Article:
cussed an amendment to the all-
campus constitution of the Mi-
chigan Student Assembly which
supported the rights of students
against discrimination on the ba-
sis of sexual preference. The
amendment was passed by a
large majority in student elec-
tions held in April.-
vices Center is open every eve-
ning filom 7-11 p.m. Regular
community business meetings
are held every other Monday at
7:30 p.m. GCS's phone number
is 665-8838.
Womanspace (formerly A Wo-
man's Bookstore), while not spe-
cifically a lesbian center, is the
resource, center for both lesbian
and heterosexual feminists lo-
cally. "Womanspace is where I
came when I was first coming
out," says Myra Cohen, a visitor'
on one afternoon. "I met all
kinds of wonderful women who
were interested in political is-
sues ... it was just what I was
looking for.'
Womanspace, located at 211
N. Flourth Ave. (across from the
People's Food Co-op), is a fem-

inist bookstore with posters,
journals, records, etc. In addi-
tion, the past year has seen'its
expansion to include the Com-
monwoman Library, a women's
art gallery and common room
WOMANSPACE began pre-
senting feminist political forums
in June, on issues ranging from'
racism to working in collectives.
In addition, there is a women's
community bulletin board which
is always crammed with an-
meuncements of meetings, con-
certs and other events.
Womanspace is open from 12-8!
Monday through Thursday, and
from 12-5 Friday and Saturday.
It can be reached at 995-3400.
One outgrowth of Womanspace
has been a lesbian support group
which began in early May. Poe-
try readings and other events
are occasionally presented in the
Womanspace common room.
NEW GAY MALE coming out'
and support groups were organ-
ized this spring by Jack Ellis
and Tom Iott for "males begin-
ning to deal with their gayness."
Each group, they explain, meets
for a weekly three-hour session
for ten weeks. New groups are
formed whenever enough people
indicate interest.
The Leaping Lesbian is a free
monthly publication dovering po-
litical issues, cultural events,
and the lives and activities of
local lesbians. It is directed to-
ward both the local and national
women's communities.
The four women who comprise
the editorial collective explain
that contributions of articles,
poetry, fiction, graphics, an-
nouncements or ads are always
welcome. The Leaping Lesbian
may be reached through the les-
bian advocate's office.
OTHER GAY organizations in
Ann Arbor include the Lesbian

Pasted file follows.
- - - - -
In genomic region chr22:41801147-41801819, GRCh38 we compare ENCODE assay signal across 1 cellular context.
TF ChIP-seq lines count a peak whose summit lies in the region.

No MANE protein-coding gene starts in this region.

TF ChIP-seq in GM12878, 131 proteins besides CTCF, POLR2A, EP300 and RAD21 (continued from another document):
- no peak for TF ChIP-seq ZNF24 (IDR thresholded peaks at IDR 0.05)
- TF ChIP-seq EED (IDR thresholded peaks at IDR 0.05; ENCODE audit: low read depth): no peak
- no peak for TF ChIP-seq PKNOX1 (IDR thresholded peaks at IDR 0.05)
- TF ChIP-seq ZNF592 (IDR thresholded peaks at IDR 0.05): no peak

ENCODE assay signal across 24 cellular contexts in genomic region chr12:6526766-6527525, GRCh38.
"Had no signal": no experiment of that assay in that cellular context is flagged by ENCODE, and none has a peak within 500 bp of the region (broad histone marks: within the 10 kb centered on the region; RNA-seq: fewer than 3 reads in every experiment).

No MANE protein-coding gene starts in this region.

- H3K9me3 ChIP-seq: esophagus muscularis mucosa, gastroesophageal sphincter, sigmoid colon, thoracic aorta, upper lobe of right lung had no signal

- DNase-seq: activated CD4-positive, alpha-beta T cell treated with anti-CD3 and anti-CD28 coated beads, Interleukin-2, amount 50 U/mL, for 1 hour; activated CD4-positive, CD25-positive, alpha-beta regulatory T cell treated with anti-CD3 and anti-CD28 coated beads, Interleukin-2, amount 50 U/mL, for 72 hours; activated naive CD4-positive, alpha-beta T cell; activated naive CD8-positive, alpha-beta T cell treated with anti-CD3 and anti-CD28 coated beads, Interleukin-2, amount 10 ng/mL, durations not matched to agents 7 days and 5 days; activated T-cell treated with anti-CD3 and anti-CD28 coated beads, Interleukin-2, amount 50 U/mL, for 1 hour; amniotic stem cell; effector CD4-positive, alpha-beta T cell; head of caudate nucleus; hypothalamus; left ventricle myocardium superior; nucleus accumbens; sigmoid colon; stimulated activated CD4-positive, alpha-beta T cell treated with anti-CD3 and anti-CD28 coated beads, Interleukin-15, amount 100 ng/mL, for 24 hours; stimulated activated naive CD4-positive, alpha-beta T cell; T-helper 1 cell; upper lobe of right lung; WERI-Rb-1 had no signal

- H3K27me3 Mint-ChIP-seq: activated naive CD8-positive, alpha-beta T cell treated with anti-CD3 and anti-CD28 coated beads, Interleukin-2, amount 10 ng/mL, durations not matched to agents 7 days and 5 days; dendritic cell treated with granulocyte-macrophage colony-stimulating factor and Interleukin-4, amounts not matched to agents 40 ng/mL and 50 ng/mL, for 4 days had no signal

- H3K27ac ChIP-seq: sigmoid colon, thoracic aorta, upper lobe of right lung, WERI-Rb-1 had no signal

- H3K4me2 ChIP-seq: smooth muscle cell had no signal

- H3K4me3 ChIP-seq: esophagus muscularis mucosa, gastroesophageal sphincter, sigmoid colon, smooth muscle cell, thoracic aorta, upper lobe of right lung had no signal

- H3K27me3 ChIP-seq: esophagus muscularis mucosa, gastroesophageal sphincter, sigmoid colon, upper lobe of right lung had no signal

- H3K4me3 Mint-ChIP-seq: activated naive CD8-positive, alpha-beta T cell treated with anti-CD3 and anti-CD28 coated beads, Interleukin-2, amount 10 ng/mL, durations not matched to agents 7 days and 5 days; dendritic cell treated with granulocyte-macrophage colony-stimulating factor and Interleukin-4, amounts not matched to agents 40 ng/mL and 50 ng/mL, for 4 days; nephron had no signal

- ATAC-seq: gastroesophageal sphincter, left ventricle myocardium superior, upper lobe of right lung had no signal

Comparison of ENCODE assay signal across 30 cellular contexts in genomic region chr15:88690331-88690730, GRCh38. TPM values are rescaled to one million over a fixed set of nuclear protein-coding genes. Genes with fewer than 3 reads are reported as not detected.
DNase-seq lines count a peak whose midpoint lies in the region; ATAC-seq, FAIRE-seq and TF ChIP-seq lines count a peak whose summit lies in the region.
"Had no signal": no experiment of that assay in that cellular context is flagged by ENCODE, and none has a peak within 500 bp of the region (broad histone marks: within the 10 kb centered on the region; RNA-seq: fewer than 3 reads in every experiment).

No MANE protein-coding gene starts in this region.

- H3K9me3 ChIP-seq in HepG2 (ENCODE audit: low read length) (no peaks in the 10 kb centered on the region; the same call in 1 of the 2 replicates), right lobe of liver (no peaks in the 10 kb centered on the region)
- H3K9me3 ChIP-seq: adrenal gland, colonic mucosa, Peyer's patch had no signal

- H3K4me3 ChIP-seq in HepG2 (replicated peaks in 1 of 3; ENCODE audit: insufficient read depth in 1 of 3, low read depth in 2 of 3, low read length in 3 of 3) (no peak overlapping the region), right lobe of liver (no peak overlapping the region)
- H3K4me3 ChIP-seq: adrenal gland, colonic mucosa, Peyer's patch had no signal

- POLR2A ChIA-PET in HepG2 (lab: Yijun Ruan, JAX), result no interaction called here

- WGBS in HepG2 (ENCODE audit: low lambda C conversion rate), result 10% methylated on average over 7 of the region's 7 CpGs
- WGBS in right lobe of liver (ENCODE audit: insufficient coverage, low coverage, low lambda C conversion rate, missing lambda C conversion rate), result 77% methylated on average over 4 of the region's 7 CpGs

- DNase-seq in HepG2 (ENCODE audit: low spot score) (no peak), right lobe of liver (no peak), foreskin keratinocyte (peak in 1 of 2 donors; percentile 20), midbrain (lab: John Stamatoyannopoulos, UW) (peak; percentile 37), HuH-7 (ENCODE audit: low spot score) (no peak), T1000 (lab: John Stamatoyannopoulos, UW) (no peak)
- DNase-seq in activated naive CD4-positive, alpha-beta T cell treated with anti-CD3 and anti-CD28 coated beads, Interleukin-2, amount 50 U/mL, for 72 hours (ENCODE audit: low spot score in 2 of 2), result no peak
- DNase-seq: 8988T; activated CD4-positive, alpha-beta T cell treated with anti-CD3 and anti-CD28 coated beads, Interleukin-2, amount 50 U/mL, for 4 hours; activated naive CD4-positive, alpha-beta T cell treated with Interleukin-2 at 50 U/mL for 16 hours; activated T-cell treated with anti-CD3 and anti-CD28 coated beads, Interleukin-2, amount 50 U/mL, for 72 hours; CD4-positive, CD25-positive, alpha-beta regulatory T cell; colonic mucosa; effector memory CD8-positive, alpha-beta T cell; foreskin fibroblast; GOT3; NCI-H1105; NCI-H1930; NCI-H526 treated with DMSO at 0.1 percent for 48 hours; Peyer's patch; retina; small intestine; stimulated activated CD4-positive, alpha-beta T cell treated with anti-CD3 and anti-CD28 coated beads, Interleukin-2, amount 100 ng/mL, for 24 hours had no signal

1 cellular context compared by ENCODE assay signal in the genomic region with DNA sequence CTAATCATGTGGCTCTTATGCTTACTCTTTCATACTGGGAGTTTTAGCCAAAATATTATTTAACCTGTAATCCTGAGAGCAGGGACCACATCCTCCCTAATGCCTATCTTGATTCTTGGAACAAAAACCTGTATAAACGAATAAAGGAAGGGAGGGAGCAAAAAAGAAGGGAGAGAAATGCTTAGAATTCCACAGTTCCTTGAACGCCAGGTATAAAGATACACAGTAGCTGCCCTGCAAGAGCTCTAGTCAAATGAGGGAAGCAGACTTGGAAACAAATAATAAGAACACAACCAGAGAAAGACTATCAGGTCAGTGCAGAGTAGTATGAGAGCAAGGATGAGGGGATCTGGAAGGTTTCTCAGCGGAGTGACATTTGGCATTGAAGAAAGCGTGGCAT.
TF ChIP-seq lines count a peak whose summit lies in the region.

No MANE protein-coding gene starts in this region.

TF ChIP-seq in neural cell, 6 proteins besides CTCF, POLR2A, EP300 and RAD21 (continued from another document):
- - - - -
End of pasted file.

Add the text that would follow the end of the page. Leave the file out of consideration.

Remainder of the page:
BECAUSE of the nature of my
job-very unstructured and un-
scheduled-my "head" (the per-
U n it son directly responsible for me
L'and my life's direction) and ,)
(A u? WJPdecided it would be better if I
did not live in a household, but
Writers' Collective, the Basic instead got an apartment and
Education Project (formerly the spent a few evenings a week
Male Liberation Collective), a with a household as a non-resi-
c h a p t e r of S.T.A.R. (Street dential member.
Transvestite Action Revolution- That was fine with me. I lived
aries), Lutherans Concerned for with a non-Word of God person.
Gay People, and Reconciliation, I came and went when I pleased.
a gay Roman Catholic group. A I still participated in most of
gay radio program, "Closets the group's functions, but for
Are for Clibthes," is broadcast the most part I was on my own.
each Thursday evening at 6:30 It was as if I was living a
p.m. on WCBN, 89.5 FM, a cam- double life. When I was with my
pus station. roommate, she and I would
In the late evening, some gays' party and carry on. When I was
(mostly male) like to meet at with Word of God people, I was
the Flame bar. Lesbians and j another kind of person.
See ANN, Page 6 See TURNING, Page 6
x~e~~x~s RENTAL
I Ji~58 Iiii HOURS:

Word of God members assemble at one of their weekly prayer
meetings at St. Thomas school.
Do von want to t1
Face it ... you've always wanted to fly! Most of us remember that
feeling ... and for a lot of us it has never gone away.
You're in luck. Air Force ROTC can set you winging. Our Flight
Instruction Program (FIP) is designed to teach you the basics of
flight and includes flying lessons in light aircraft at a lvilian-
operated flying school.
The program is an EXTRA given to cadets who can become Air
Force pilots through Air Force ROTC. Taken during the senior
year in college, it is the first step up for the cadet who is going on
to Air Force jet pilot training after graduation.
Air Force ROTC also has a scholarship program to pay for books,
fees, and full tuition, along with $100 a month. This Is all reserved
for the cadet who wants to get his life off the ground ... with Air
Force flying.
Air Force ROTC, North Hoal, 764-2403
Air Force ROTC -Gateway to a Great Way of is

mmw Iljj Ell










'October 12-15, 1977 Waltz of the Toreadors



December 14-17, 1977 You Never Can Tell
February 8-11, 1978 Look Homeward, Angel
April 19-23, 1978 Carousel
May 19-23, 1978 Finishing Touches
July 26-29, 1978 You're a Good Man, Charlie Brown
AACT 1977=78 Seas6n




Q orchestra
Q balcony


State Zip

hull Season Without No. of Dollar
Day and Shaw TimtePrice "C Brown" Tickets Amount
Wednesday -8 P.M. 18.00 15:00 __
Thursdav, 8 P.M. $18.00 $15.00
Friday, 8 P.M. $21.00 $18.00
Saturday. 8P.*M. $21.00 $1800
AACT Membership $5/individual, $8/Couple, $25/Patron


I %ODUFbe cVUlUUtIvns, VIu f AW111*, E